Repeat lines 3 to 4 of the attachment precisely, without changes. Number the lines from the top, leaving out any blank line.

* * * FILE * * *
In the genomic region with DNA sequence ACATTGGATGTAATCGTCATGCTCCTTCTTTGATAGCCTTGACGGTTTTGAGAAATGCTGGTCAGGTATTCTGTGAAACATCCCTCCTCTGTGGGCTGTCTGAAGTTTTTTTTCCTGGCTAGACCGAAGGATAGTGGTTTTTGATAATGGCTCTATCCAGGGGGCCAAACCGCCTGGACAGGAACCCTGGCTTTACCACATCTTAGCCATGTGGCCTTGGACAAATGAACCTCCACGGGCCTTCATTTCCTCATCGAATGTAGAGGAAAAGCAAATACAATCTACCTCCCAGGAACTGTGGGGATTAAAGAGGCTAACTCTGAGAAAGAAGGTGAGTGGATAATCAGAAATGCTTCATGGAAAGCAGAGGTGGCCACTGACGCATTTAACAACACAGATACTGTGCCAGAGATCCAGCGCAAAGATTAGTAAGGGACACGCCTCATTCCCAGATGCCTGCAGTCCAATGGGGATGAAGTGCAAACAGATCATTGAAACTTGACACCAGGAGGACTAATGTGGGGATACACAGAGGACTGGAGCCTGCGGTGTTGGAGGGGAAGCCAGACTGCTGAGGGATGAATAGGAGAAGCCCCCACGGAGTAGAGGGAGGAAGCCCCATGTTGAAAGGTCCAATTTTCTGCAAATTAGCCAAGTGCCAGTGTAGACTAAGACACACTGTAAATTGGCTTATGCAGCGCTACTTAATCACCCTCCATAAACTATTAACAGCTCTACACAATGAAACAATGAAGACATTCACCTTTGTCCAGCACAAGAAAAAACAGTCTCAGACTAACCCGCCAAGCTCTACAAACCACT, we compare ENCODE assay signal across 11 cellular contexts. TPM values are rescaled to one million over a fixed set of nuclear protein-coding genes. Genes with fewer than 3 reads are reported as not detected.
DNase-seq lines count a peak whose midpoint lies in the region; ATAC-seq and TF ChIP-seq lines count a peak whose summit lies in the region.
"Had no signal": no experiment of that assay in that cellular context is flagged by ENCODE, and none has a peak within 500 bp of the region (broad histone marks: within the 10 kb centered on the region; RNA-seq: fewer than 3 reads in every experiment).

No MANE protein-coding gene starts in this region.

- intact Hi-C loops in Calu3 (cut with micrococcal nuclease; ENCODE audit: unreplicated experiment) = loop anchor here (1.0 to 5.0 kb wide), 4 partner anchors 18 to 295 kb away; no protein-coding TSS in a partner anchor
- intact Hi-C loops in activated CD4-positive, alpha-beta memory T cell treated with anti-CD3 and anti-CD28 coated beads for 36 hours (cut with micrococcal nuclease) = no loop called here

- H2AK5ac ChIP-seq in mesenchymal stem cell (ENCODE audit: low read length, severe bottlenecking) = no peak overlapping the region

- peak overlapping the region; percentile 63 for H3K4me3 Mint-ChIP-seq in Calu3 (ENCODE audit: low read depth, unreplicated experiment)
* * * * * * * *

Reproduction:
"Had no signal": no experiment of that assay in that cellular context is flagged by ENCODE, and none has a peak within 500 bp of the region (broad histone marks: within the 10 kb centered on the region; RNA-seq: fewer than 3 reads in every experiment).

No MANE protein-coding gene starts in this region.